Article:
And therein lies your main criteria for whether or not you should buy this game. Do you like fishing? Do you enjoy hours spent on the water waiting for an elusive bite, only to finally hook a tiny minnow? Do you live for broken lines, lost lures, and the endless trips to the fishing shop? If all that sounds awful to you, then just go ahead and stop reading right now; this game is not for you. But…if you are willing to face (and even love) all of that for the exhilarating feel of hooking the big one, the sense of accomplishment at the finish of a tough tournament, and the outright joy of picking the perfect setup for a great day of fishing, then you are the exact person this game is made for.
In most things, the video game versions are a souped up version of real life events. Racing games have fast cars and spectacular crashes, army games go straight to the explosive action of battle, and and even platformers feature almost nonstop action to keep gamers hooked. Super Black Bass 3D is not like that at all, and that can be a good or bad thing, depending on where you’re coming from. While a nonstop thrill ride of reeling in monsters has an undeniable appeal for some, the idea of a game that feels like real fishing when you can’t be out on the boat is a real plus for fishing devotees (or wannabes who want to get a feel for the sport).
The most obvious thing that Super Black Bass 3D does in the way of realism is the use of motion control. To cast your line, you actually throw your 3Ds out in a casting motion (hold on tight). An overhand sweep casts short, while an underhand cast sends your line soaring far. Moving the 3Ds to the left or right will adjust the angle of your throw, and things like weather will have an effect as well. There aren’t any buttons to hold down, you simply select casting and then throw out when you’re ready, and that helps it to not feel awkward. However, it did take some getting used to, particularly because if you don’t hold the 3Ds very securely your throw will rock the hinges a little alarmingly (and if you have kids playing, there’s always the not so slim chance of the whole thing going flying through the air).
Once your line is in the water, you’ll want to reel in slowly or in spurts, whatever your particular trick is for attracting the big one. Reeling is done simply with the “A” button – no stylus or motions needed. You can also auto reel quickly by pressing “A” and “B” together, which is very handy if you need to recast in a hurry. If fish are nearby, you’ll see a little icon above their heads indicating whether you’ve snagged their attention. If one bites, you need to jerk the 3Ds up to set the hook, and you’re off on the fight.
Reeling it in isn’t simply a matter pressing the button. The fish is going to fight you, so you’ll need to wear it out a bit without giving it enough leeway to wriggle off the hook. This is done with a combination of working the reel button and wiggling the 3Ds. Pulling up on the 3Ds will pull the line tight, wearing out the fish faster, but it can also snap your line – which means you both lose the fish *and* your line/lure. Laying the 3Ds flat will ease the tension on the line, but may allow your fish to escape. You’ll have to use a good combination of reeling skills and the right line to snag a big fish, but there is a gauge that helps you keep the tension just right.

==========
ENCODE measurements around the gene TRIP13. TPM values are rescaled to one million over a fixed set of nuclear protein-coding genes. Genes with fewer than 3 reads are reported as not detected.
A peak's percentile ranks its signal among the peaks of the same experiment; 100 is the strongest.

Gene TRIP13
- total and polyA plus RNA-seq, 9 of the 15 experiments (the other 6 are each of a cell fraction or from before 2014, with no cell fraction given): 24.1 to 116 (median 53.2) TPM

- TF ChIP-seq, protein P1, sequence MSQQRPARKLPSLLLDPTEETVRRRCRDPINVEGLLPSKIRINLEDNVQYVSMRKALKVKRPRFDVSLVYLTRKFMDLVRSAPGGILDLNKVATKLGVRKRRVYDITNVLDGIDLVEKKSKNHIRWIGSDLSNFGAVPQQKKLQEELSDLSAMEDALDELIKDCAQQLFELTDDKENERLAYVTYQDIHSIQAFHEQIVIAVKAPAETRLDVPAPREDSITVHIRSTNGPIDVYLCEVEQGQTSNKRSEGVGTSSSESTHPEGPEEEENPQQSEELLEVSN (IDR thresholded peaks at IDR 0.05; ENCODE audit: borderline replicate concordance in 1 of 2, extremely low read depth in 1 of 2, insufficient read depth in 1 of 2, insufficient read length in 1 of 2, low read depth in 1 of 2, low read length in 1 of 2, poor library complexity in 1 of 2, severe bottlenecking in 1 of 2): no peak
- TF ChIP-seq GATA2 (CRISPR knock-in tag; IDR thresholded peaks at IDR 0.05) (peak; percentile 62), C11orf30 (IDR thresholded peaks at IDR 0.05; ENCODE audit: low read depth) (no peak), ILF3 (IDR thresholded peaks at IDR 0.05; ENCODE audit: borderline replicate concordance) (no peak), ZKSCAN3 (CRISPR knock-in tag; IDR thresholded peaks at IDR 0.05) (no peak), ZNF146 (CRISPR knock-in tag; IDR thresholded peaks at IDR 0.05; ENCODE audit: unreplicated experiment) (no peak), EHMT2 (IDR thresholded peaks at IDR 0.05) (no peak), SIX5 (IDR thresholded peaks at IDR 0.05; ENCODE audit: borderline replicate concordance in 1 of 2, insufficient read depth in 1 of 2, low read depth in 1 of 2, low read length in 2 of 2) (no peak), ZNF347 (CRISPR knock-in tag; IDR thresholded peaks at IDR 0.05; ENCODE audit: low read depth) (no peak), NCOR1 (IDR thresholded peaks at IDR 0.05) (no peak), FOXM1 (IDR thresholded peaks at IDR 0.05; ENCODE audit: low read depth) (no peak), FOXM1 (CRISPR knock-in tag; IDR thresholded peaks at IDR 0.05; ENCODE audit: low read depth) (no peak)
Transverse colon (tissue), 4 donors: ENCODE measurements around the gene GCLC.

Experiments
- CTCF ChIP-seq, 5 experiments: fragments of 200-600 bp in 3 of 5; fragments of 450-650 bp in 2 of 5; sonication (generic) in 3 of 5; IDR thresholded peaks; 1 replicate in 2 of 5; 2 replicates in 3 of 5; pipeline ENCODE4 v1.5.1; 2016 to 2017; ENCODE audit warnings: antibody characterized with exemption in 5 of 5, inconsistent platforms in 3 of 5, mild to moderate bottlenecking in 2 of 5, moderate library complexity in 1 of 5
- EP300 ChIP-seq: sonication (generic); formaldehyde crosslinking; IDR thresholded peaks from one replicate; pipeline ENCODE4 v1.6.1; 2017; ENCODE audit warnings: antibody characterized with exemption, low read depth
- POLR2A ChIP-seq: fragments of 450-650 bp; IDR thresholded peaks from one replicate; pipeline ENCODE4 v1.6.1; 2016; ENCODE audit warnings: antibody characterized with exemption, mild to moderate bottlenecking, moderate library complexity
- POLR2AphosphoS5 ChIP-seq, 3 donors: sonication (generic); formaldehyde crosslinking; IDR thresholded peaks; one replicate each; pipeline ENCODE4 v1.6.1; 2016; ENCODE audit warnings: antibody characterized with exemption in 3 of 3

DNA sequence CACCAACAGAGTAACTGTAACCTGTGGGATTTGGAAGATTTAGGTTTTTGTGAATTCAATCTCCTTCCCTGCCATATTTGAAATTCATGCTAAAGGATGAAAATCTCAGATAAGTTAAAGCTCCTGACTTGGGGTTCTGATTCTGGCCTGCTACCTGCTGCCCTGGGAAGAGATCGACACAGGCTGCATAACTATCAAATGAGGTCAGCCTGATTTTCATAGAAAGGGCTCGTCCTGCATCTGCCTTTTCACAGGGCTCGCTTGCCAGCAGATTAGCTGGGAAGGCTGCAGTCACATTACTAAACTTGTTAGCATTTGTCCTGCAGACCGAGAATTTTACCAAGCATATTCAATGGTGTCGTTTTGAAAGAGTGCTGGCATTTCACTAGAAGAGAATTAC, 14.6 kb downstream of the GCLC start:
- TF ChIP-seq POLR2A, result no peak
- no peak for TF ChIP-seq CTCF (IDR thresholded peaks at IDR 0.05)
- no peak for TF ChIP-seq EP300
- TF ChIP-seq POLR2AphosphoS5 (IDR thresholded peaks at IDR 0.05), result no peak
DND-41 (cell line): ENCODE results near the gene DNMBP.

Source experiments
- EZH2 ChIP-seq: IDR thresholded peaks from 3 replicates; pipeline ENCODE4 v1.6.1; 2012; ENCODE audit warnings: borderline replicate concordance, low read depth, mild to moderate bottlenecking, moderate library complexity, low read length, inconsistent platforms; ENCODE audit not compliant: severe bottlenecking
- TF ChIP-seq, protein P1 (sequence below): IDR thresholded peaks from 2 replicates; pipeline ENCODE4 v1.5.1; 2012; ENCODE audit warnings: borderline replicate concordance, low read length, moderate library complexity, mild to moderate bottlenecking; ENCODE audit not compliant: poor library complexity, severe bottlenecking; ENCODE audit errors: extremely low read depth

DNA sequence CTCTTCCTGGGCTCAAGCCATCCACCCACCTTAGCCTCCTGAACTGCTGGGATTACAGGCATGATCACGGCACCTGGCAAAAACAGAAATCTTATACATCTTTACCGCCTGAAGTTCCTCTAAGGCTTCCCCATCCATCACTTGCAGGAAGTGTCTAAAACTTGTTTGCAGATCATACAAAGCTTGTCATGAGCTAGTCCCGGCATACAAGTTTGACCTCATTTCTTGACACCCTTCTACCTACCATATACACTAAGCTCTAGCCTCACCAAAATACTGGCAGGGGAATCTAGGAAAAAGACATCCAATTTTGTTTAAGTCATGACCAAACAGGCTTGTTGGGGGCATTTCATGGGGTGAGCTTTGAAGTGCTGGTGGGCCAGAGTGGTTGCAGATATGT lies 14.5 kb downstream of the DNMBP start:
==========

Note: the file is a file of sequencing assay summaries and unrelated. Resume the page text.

When you begin the game, you have a small amount of tackle in your inventory, most of which you’ll lose pretty quickly trying to get used to how the game plays, because the line you start with is pretty chintzy. You can always go off to the shop to find different lures and various lines, and even bigger items like new rods, waders, and boats. Of course, all of that takes money, and you don’t have a ton of it to start with. You can earn more money buy winning tournaments and selling fish, but if you want to do that you need to be able to catch them. The game does have a bit of a learning curve for newbies to fishing games (or your kids), so losing all your tackle is a huge setback. The very first tournament is free to enter, but that won’t do you any good if you have no line or lures to catch anything with. Investing in some good quality line early on is almost a must.
The animations on the game have me a bit torn. On the one hand, they’re pretty decent for a fishing game. The underwater environments are very basic and the people are kind of wooden, but the fish themselves are very well done. It’s definitely not top notch in any of the peripheral areas, and that was disappointing, but the animations of the fish are where the main focus should be, and that did not disappoint.
Super Black Bass 3D does fishing simulation pretty darn well. The fish are realistic looking, the casting and reeling in has a familiar feel, and you’re constantly at the shop in search of better tackle. But just like real fishing, you’ll have to spent a lot of time casting, reeling, and throwing back small fry before you catch the big one. For true fishing fans, it’s a great choice for a little angling when you can’t get out on the lake. For gamers who just want to try a different game, it can be a bit frustrating both in its basic peripheral animations and in its realism.